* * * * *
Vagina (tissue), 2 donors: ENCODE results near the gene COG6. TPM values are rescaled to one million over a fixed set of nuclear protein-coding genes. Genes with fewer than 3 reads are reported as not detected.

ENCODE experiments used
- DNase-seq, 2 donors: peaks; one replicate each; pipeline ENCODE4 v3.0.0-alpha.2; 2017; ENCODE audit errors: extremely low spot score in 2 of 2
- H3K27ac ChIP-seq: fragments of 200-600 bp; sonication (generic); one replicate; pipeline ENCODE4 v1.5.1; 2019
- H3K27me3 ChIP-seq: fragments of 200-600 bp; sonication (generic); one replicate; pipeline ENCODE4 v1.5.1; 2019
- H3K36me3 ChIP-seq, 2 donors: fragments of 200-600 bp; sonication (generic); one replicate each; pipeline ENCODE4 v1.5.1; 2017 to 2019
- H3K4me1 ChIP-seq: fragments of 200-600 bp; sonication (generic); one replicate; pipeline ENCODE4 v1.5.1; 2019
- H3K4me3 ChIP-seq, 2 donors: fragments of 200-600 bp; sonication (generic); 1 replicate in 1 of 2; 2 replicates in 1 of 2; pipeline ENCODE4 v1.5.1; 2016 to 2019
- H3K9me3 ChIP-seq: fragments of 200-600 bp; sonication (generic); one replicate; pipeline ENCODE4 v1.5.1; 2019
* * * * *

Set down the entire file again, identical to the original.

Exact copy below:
Vagina (tissue), 2 donors: ENCODE results near the gene COG6. TPM values are rescaled to one million over a fixed set of nuclear protein-coding genes. Genes with fewer than 3 reads are reported as not detected.

ENCODE experiments used
- DNase-seq, 2 donors: peaks; one replicate each; pipeline ENCODE4 v3.0.0-alpha.2; 2017; ENCODE audit errors: extremely low spot score in 2 of 2
- H3K27ac ChIP-seq: fragments of 200-600 bp; sonication (generic); one replicate; pipeline ENCODE4 v1.5.1; 2019
- H3K27me3 ChIP-seq: fragments of 200-600 bp; sonication (generic); one replicate; pipeline ENCODE4 v1.5.1; 2019
- H3K36me3 ChIP-seq, 2 donors: fragments of 200-600 bp; sonication (generic); one replicate each; pipeline ENCODE4 v1.5.1; 2017 to 2019
- H3K4me1 ChIP-seq: fragments of 200-600 bp; sonication (generic); one replicate; pipeline ENCODE4 v1.5.1; 2019
- H3K4me3 ChIP-seq, 2 donors: fragments of 200-600 bp; sonication (generic); 1 replicate in 1 of 2; 2 replicates in 1 of 2; pipeline ENCODE4 v1.5.1; 2016 to 2019
- H3K9me3 ChIP-seq: fragments of 200-600 bp; sonication (generic); one replicate; pipeline ENCODE4 v1.5.1; 2019